The Latourell Falls loop and the Bridal Veil Falls hike have re-opened to the public, ODOT says.

OUTLOOK PHOTO: ZANE SPARLING - Latourell Falls is one of two trails in the Columbia River Gorge that is now open to the public. Two trails and a scenic landmark in the Columbia River Gorge reopened to the public last week, the first since the Eagle Creek wildfire shut down much of the gorge in September.

Vista House, the 2.5-mile Latourell Falls loop and the 0.6-mile Bridal Veil Falls are back on the map, Oregon Department of Transportation officials said on Nov. 22.

Road crews have also re-opened a six-mile stretch of the Historic Columbia River Highway between East Larch Mountain Road and Bridal Veil.

"We're looking forward to welcoming folks back to the gorge, but we really need to do it in a sustainable and safe manner," Oregon State Parks Manager Clay Courtright told reporters at a press conference at the Latourell Falls trailhead east of Vista House at Crown Point.

"We're going to ask that hikers are respectful of one another while passing, that they stay on the trails, because this trail isn't used to seeing that level of density of use in a confined area," he continued. "Normally, we'd have 30 trail systems open for folks to disperse their trail usage."

Courtright highlighted the Angel's Rest Trail as being especially damaged. Other paths, like Trail 400, are staying shut because they allow travel to unsafe areas.

Between 250 and 300 fire-damaged trees have been chopped down along the open portion of the historic highway, many by rock scalers who rappel down the steep slopes now stripped clean of vegetation, Courtright said.

In September, about 160 ODOT employees were assigned to the gorge — and that doesn't count the dozens of contract lumberjacks, noted Maintenance Manager Kent Kalsch.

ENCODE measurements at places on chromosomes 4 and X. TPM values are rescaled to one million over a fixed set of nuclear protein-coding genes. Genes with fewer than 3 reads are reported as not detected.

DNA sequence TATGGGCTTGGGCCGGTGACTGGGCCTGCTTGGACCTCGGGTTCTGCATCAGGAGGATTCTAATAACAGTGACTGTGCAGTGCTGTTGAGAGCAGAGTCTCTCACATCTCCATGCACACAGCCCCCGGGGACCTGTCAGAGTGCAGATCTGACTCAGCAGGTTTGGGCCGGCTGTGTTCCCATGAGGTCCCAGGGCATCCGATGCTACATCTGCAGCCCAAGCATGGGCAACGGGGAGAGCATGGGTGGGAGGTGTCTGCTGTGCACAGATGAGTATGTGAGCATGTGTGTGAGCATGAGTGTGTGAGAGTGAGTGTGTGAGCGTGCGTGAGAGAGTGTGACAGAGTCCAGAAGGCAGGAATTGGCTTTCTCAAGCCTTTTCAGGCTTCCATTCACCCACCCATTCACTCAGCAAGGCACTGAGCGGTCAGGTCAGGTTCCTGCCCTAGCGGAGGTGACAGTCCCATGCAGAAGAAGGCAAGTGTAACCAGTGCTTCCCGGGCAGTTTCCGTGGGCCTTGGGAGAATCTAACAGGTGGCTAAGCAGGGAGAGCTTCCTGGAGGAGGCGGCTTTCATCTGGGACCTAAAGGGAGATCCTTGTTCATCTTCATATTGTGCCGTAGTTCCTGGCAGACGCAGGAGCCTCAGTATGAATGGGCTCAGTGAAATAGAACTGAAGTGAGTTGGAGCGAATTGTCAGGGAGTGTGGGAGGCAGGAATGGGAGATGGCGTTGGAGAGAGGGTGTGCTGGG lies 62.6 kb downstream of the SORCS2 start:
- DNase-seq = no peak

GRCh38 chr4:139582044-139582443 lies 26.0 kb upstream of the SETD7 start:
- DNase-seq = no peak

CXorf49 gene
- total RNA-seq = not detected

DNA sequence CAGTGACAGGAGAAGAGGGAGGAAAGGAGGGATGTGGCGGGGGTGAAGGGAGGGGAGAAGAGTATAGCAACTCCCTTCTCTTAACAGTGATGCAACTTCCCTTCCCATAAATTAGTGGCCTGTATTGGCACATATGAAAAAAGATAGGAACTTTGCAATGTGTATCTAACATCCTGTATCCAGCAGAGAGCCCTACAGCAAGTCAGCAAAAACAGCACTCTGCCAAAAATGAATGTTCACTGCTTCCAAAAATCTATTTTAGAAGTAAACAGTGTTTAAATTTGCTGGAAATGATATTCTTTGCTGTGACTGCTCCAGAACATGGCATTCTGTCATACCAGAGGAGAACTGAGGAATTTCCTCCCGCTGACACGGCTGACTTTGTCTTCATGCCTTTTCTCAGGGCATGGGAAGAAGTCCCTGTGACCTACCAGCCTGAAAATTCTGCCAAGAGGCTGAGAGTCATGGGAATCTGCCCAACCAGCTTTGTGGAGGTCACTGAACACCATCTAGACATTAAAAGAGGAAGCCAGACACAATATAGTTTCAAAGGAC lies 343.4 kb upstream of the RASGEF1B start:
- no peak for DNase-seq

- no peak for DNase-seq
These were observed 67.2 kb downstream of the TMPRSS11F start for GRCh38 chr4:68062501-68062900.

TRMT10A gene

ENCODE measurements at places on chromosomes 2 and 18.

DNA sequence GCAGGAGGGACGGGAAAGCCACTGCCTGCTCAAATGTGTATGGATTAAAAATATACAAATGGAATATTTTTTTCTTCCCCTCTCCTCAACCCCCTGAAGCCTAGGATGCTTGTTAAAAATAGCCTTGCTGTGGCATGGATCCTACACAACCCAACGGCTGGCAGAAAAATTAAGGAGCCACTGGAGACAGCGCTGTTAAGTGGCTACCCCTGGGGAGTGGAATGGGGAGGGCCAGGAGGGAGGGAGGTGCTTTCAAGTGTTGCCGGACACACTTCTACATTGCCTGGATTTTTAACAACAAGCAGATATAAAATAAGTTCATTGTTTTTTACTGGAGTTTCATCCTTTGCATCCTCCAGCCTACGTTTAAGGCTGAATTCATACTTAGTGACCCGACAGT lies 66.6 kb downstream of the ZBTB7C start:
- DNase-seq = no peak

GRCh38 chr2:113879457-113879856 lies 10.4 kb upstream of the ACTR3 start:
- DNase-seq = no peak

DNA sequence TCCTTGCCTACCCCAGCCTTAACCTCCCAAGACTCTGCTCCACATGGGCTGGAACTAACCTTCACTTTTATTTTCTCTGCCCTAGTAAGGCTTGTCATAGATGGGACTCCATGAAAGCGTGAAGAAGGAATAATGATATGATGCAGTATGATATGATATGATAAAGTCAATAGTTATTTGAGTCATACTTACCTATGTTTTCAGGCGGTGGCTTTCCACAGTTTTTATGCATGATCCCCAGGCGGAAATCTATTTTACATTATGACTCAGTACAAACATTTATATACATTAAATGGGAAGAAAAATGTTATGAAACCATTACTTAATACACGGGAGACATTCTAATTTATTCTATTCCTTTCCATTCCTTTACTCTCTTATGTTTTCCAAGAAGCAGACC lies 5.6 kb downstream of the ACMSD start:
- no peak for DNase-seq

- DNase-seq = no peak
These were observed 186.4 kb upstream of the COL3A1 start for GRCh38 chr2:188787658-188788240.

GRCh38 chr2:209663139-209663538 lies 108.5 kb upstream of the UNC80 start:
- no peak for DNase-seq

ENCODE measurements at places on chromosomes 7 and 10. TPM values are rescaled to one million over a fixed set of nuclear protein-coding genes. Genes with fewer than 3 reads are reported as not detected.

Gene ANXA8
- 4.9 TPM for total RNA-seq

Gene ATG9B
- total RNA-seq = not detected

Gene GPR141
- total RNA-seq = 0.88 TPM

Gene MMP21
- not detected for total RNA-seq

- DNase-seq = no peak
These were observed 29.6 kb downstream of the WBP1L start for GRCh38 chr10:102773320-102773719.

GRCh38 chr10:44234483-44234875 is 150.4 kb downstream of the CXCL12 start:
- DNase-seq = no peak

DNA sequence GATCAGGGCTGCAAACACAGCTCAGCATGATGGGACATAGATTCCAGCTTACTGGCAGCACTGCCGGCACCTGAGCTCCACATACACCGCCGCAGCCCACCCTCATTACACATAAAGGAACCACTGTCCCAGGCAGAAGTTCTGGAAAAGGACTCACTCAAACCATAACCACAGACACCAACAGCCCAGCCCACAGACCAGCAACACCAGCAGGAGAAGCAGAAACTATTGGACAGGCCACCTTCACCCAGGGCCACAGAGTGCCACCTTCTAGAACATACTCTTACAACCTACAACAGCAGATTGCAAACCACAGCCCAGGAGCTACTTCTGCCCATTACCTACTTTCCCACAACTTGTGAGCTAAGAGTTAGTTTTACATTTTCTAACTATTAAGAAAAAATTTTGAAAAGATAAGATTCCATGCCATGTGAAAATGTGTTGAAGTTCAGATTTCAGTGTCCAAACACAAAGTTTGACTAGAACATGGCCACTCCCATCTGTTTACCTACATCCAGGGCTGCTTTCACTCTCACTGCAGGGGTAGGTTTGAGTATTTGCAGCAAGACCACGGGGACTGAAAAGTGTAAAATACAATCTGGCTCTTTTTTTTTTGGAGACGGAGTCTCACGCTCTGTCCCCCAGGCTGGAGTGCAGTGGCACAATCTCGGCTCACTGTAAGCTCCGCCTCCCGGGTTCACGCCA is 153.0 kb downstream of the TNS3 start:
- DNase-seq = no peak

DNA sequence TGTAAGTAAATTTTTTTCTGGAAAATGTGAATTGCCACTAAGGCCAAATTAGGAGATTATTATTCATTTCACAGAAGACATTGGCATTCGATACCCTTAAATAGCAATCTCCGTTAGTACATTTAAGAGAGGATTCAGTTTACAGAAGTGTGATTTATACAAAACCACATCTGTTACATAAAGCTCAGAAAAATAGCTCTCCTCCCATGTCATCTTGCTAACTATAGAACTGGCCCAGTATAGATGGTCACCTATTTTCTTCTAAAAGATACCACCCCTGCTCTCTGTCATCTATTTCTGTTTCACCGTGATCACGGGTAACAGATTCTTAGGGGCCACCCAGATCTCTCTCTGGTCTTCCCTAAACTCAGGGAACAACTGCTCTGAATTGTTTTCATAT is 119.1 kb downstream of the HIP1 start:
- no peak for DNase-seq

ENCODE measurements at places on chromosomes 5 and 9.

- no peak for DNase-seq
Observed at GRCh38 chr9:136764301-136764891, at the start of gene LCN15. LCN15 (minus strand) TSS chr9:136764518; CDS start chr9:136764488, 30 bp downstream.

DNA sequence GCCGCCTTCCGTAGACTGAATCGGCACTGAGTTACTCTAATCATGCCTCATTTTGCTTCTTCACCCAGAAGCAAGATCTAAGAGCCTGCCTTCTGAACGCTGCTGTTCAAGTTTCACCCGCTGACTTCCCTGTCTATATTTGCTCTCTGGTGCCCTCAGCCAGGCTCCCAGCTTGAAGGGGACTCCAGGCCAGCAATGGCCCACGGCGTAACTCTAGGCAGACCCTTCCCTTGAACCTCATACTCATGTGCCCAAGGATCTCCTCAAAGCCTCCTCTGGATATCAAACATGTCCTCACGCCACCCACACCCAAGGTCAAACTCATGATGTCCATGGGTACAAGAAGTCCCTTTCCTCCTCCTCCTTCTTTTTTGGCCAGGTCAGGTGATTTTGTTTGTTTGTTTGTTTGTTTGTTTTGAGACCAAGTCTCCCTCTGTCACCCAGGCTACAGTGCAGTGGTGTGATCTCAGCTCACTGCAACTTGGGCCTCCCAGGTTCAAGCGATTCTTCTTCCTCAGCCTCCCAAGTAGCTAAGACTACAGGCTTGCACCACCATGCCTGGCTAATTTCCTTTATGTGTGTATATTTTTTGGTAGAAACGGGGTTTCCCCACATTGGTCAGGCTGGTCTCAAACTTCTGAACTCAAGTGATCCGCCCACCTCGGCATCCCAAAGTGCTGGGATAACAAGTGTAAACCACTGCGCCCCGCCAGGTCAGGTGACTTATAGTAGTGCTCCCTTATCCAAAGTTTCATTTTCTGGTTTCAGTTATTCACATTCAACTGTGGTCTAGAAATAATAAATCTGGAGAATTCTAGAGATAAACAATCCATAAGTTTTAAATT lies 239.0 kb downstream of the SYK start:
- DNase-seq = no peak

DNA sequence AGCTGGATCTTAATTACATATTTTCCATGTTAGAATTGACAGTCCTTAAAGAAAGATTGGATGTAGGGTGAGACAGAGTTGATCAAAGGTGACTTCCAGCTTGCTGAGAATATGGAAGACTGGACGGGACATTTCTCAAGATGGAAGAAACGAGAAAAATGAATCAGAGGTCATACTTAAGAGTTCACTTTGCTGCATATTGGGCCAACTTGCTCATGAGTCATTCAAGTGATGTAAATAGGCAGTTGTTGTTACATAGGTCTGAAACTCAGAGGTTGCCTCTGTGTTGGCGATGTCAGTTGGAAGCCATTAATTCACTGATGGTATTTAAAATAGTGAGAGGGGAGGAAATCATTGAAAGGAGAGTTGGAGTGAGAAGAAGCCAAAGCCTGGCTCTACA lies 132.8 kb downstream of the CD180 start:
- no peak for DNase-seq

There are about 40 to 45 ODOT staffers currently working on cleanup efforts, including historians who ensure old foundations and other artifacts aren't disturbed during tree removal.

"You're constantly trying to proceed ahead and then chasing emergencies as they pop up," Kalsch explained. "A few weeks ago, we had debris flows ... Then the first big rains and winds blew all the dead pine needles out on the freeway and were plugging and flooding the drains."

Chief Deputy Jason Gates with the Multnomah County Sheriff's Office offered "a hard truth" to day trippers who ignore the law and end up under a sudden rockslide or snapped tree.

"If people choose to ignore the dangers associated with these trails, and wander into these areas outside the law," he warned, "we're going to do everything we possibly can to come and get you and rescue you. But I can't guarantee that. Because conditions may be such that it's too dangerous for our personnel to go up there."

The Eagle Creek Fire burned more than 48,000 acres since it was started Sept. 2. The blaze was allegedly sparked by a 15-year-old Vancouver boy playing with firecrackers. The boy faces charged with reckless burning, depositing burning materials on forest land, unlawful possession of fireworks, criminal mischief and reckless endangering.

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